Effective deployment of virtual work teams requires careful attention to their social psychology and group dynamics. Many laboratory and field studies have demonstrated that people who work together electronically have a relatively difficult time developing common ground and interpersonal trust (Kraut et al. 2002). Misunderstandings and coordination difficulties can compromise work quality and delay work completion. Nevertheless, as organizations increasingly deploy employees across the globe, distributed work teams allow them to flexibly deploy their workers across geographic and functional boundaries.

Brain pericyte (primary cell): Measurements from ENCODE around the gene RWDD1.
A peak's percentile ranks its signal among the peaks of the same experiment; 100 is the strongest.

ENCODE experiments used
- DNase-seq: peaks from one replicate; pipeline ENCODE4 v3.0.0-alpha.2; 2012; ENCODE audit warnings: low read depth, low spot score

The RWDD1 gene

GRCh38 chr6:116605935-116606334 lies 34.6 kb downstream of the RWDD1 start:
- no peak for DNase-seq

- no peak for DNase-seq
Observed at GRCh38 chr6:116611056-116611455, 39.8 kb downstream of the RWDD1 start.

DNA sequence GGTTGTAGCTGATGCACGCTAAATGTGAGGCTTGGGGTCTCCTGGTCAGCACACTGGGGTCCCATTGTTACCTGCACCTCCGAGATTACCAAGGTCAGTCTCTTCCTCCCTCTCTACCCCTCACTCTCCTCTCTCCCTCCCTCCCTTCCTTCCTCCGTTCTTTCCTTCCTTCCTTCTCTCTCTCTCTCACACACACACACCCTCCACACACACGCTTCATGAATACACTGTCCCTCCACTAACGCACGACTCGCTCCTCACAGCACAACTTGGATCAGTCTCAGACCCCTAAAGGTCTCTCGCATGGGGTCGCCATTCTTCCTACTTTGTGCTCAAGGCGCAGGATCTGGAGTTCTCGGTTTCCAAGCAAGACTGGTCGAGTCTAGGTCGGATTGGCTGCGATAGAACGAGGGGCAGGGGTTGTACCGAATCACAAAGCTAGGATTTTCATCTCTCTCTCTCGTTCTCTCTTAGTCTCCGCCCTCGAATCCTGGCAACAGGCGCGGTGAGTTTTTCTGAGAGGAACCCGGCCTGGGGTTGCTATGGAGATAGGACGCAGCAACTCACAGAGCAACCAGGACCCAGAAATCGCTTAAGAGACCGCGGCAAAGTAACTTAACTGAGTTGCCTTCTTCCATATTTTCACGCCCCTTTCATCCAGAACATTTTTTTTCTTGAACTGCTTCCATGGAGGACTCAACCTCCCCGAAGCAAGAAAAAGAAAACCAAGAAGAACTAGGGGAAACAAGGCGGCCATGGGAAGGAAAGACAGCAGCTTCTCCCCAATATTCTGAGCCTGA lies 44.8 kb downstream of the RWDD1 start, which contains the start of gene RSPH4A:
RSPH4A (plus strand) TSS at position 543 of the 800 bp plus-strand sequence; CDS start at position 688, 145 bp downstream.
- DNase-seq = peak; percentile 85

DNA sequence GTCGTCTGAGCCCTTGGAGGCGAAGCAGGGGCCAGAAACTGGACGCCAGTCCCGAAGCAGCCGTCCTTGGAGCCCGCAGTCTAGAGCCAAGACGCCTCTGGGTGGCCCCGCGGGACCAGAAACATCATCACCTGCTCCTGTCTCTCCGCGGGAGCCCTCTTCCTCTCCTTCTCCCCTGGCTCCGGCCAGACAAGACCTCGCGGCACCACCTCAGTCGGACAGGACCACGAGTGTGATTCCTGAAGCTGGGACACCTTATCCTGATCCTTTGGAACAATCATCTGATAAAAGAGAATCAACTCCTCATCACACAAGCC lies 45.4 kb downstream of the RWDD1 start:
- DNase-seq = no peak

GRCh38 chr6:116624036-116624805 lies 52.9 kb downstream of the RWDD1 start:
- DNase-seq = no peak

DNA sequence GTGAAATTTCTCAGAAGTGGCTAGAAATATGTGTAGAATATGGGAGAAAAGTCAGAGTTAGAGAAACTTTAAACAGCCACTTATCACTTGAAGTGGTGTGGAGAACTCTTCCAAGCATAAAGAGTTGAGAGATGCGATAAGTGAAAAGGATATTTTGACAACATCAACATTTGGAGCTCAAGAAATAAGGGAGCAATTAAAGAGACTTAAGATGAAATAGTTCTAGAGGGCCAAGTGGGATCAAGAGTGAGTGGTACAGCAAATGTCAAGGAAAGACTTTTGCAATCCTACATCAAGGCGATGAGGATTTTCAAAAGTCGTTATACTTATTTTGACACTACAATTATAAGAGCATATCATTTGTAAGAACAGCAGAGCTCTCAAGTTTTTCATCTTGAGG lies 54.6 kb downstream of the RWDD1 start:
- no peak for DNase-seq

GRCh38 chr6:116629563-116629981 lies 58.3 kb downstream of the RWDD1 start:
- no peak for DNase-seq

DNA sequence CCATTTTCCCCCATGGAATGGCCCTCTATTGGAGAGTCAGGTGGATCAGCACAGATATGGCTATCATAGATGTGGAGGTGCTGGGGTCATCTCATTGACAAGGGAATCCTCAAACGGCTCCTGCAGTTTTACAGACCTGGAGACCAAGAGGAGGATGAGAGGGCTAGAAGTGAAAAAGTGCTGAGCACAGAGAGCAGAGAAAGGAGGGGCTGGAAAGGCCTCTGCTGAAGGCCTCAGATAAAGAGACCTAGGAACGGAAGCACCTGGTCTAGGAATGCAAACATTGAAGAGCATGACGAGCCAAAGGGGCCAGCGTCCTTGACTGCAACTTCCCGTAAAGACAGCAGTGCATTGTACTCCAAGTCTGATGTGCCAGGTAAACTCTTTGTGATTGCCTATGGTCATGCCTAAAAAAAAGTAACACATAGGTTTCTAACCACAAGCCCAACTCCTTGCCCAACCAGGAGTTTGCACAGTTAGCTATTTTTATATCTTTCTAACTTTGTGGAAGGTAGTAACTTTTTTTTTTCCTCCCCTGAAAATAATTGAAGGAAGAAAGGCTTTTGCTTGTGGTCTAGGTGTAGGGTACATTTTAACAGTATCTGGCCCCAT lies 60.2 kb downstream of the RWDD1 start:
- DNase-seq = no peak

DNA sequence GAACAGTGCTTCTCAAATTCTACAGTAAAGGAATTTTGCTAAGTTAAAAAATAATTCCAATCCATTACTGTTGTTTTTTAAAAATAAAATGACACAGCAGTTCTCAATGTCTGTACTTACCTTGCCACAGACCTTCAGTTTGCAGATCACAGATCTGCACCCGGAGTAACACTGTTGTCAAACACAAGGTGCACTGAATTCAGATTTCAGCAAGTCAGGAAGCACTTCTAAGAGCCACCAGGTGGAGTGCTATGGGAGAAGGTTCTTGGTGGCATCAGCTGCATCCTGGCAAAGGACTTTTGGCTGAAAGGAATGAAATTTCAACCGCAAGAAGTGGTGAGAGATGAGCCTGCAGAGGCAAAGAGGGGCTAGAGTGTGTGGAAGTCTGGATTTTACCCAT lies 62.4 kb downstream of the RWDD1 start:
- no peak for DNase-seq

Networked organizations make use of knowledge management systems, which are information technology systems developed to support and enhance the organizational processes of knowledge creation, storage/retrieval, transfer, and application (Alavi & Leidner 2001). Three common applications include capturing and sharing best practices, creating corporate knowledge directories, and creating knowledge networks. Capturing and sharing best practices encourages knowledge transfer and reuse among organization members, while corporate knowledge directories help map the expertise of employees. Knowledge networks provide opportunities for relevant employees or organizational units to interact and transfer knowledge electronically. In all cases, employees can contribute to and access these applications independent of their geographic or functional location, thereby diffusing knowledge broadly across internal organizational boundaries.